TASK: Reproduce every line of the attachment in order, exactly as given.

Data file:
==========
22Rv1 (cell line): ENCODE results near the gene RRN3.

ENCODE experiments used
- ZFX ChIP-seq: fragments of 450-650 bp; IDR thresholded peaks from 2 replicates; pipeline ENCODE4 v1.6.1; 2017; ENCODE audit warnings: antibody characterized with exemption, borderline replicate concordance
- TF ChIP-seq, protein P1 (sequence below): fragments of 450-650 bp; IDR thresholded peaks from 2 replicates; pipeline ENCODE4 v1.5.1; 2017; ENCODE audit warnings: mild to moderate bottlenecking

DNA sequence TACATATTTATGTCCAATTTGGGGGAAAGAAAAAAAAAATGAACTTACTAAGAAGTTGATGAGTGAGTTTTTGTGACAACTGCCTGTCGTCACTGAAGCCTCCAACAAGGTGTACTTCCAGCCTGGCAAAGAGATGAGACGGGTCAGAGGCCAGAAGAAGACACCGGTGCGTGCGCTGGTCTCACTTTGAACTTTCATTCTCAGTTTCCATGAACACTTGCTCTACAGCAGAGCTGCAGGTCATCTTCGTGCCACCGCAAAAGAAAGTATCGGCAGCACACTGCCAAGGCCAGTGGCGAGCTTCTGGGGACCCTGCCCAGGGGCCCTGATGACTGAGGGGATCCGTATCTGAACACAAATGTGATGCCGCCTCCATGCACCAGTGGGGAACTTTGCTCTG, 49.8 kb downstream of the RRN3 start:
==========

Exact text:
22Rv1 (cell line): ENCODE results near the gene RRN3.

ENCODE experiments used
- ZFX ChIP-seq: fragments of 450-650 bp; IDR thresholded peaks from 2 replicates; pipeline ENCODE4 v1.6.1; 2017; ENCODE audit warnings: antibody characterized with exemption, borderline replicate concordance
- TF ChIP-seq, protein P1 (sequence below): fragments of 450-650 bp; IDR thresholded peaks from 2 replicates; pipeline ENCODE4 v1.5.1; 2017; ENCODE audit warnings: mild to moderate bottlenecking

DNA sequence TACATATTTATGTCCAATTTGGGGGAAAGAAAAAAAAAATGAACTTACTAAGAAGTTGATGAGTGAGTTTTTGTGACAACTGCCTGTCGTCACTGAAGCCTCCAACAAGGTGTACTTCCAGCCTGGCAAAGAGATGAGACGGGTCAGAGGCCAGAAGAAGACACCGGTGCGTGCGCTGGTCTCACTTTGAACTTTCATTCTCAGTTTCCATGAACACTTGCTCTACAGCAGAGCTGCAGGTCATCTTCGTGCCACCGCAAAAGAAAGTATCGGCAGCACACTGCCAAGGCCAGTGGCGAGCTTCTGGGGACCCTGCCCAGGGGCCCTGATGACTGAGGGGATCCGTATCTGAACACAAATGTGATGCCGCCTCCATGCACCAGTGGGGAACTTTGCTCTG, 49.8 kb downstream of the RRN3 start: